Debunking Trust Myths and Misconceptions
By Allyson S. Heller
When it comes to estate planning, people tend to have misconceptions about living trusts, many of which stem from secondhand accounts from unreliable sources. Below, I debunk some of the most common myths about trusts.
“Trusts are for rich people.”
By far the most common misconception I hear from clients is that they do not think they need a trust because they have minimal assets. In reality, a person’s cumulative wealth is irrelevant in determining whether or not that individual is a good candidate for a living trust.
A trust is always recommended for anyone who owns real property, as in California, upon death, any property that is not held in trust must be administered in probate court. A trust may also be appropriate for individuals who have assets other than real property, depending on their circumstances.
“Instead of creating a trust, I can pass my house down to my children by adding their names to title.”
Although adding your children to your property as joint tenants may seem like a simple and convenient option to transfer assets, it carries a number of risks, such as the potential for multiple probate proceedings and joint liability, along with serious tax disadvantages. For these reasons, a trust is always recommended for real property transfers.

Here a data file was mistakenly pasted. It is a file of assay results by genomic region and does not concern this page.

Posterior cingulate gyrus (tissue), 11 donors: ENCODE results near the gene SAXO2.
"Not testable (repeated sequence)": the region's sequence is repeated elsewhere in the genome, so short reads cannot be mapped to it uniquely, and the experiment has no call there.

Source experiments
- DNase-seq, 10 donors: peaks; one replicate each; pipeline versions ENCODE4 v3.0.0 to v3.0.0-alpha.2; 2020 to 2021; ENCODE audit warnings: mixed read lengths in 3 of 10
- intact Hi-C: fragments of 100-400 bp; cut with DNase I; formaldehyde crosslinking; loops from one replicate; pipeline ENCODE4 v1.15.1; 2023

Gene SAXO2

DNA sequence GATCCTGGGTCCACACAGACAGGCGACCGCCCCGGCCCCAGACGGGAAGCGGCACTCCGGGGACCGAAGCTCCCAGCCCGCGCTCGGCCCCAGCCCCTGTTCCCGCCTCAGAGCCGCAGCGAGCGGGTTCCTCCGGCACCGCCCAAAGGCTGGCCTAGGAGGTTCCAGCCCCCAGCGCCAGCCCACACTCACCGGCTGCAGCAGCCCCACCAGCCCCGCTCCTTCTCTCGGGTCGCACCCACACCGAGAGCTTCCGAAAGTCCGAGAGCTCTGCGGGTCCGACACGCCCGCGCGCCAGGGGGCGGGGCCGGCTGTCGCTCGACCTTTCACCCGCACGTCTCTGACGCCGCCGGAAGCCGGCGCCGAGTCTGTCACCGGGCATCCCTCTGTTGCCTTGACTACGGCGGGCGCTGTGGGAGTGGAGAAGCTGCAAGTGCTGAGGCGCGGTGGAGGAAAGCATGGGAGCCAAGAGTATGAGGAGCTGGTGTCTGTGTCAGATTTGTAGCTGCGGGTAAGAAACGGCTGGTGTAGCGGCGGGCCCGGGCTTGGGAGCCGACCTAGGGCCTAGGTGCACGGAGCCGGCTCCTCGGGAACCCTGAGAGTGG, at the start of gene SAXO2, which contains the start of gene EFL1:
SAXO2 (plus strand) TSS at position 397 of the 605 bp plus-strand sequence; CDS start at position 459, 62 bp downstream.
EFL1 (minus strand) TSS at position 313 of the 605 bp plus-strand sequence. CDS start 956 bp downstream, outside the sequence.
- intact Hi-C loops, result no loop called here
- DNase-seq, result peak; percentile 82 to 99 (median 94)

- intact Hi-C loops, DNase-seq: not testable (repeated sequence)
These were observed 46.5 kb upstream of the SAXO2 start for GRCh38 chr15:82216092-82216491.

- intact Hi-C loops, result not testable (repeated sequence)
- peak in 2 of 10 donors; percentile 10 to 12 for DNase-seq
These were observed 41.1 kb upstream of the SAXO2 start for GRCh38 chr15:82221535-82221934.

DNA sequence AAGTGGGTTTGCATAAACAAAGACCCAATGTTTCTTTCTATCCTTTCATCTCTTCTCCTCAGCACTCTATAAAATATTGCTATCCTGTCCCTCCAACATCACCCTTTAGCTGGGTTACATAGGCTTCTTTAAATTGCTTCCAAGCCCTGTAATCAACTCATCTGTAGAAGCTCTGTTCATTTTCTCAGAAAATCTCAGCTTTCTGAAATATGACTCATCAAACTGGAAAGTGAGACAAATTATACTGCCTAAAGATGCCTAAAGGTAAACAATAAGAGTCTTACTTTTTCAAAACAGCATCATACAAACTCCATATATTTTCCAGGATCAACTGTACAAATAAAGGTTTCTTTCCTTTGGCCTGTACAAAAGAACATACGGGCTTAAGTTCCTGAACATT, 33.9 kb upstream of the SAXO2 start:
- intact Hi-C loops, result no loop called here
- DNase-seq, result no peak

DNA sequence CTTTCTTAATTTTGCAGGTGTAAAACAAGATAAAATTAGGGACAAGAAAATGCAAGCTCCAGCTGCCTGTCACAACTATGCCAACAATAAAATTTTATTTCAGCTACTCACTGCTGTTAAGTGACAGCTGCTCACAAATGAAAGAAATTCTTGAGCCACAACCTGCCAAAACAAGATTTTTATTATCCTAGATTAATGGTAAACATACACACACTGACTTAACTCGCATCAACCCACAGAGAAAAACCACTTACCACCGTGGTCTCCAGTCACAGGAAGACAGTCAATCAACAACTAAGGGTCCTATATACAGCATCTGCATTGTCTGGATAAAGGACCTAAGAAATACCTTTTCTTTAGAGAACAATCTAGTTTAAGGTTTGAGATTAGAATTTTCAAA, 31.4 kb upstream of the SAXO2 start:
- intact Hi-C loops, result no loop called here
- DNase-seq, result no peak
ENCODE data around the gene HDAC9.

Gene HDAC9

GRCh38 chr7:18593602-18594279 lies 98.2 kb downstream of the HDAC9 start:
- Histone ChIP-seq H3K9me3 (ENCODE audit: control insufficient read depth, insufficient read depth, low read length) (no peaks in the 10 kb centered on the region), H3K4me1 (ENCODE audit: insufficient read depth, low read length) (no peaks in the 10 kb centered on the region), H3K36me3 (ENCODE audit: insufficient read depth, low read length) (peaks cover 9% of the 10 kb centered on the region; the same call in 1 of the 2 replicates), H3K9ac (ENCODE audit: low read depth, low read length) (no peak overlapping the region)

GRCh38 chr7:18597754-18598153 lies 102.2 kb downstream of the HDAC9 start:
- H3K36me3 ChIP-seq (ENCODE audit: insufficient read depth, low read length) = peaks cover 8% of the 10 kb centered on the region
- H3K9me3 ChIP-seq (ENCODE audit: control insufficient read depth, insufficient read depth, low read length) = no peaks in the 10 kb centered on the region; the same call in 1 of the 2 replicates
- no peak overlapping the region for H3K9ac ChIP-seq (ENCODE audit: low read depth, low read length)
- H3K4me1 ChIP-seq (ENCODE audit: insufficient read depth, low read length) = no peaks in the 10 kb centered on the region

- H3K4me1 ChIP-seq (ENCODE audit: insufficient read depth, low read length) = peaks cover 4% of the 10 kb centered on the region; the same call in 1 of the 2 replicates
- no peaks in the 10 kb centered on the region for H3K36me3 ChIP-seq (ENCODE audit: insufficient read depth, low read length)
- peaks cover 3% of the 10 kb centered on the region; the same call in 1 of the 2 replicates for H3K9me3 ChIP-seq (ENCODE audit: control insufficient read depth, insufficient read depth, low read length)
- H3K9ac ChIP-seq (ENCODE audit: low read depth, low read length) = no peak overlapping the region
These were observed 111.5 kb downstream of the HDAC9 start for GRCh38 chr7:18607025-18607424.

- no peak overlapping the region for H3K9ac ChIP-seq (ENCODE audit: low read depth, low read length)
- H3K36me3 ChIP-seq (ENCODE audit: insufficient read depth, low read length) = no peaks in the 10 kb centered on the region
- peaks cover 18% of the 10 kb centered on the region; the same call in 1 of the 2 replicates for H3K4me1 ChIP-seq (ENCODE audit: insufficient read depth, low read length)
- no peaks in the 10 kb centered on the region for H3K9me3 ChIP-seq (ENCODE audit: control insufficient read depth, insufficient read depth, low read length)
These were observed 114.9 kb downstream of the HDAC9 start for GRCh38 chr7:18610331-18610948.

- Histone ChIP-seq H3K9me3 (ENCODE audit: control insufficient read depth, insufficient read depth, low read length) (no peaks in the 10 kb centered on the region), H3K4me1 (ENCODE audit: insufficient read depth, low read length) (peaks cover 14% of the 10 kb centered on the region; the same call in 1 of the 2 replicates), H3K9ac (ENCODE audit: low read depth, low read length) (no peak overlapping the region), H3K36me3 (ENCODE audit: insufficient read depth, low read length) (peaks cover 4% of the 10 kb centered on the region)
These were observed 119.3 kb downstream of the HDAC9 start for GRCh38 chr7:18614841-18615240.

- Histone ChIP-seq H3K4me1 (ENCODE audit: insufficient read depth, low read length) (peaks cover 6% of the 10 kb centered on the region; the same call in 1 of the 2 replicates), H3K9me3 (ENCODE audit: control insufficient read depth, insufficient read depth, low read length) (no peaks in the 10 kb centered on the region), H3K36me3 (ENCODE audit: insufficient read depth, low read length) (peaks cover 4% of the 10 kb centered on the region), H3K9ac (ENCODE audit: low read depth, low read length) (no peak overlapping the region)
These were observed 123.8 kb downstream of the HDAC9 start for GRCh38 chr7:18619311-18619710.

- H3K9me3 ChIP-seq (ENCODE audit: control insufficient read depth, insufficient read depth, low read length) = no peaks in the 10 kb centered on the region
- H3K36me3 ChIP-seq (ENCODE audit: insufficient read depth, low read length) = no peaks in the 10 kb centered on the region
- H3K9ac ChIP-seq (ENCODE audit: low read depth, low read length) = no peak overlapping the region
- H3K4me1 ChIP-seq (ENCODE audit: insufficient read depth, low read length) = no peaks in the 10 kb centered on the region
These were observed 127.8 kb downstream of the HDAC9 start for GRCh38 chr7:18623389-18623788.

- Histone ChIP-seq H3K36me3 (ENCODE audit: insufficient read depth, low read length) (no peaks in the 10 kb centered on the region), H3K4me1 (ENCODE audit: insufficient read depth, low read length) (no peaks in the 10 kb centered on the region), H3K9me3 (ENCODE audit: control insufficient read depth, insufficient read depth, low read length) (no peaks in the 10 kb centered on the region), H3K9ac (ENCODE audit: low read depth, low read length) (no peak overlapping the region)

“A living trust will protect me from lawsuits and creditors.”
The primary purpose of a trust is to avoid costly and time-consuming probate proceedings. Because the trust is revocable, meaning the trust creators retain full control over the assets during their lifetime, it does not provide third-party liability protection.
“I don’t need a trust if I have a will.”
While a will may be appropriate for certain individuals who do not own real property or have minor or special needs beneficiaries, as previously discussed, a will does not protect your estate from probate court. In California, all wills must be submitted to probate court, whereas a trust can be administered outside of court at a fraction of the time and expense. Depending on your situation, failing to establish a trust may result in unnecessary costs and complications to your loved ones. It is important to consult with an experienced estate planning attorney to determine whether a trust or will is appropriate for you.
“Trusts are expensive.”
While establishing a trust is not without expense, the cost of not having a trust can be significantly greater. For comparison, while the cost of a trust and estate plan can range on average between $2,000 – $4,000, because probate fees in California are determined as a percentage of the gross value of the estate, an average probate fee can run around $30,000. Additionally, probate filing fees and court costs average around $2,500. Investing in a trust now can save your estate thousands of dollars in the future.
In order to avoid the pitfalls of these misconceptions, it is important to consult with an experienced estate planning attorney to determine whether or not a trust is right for you.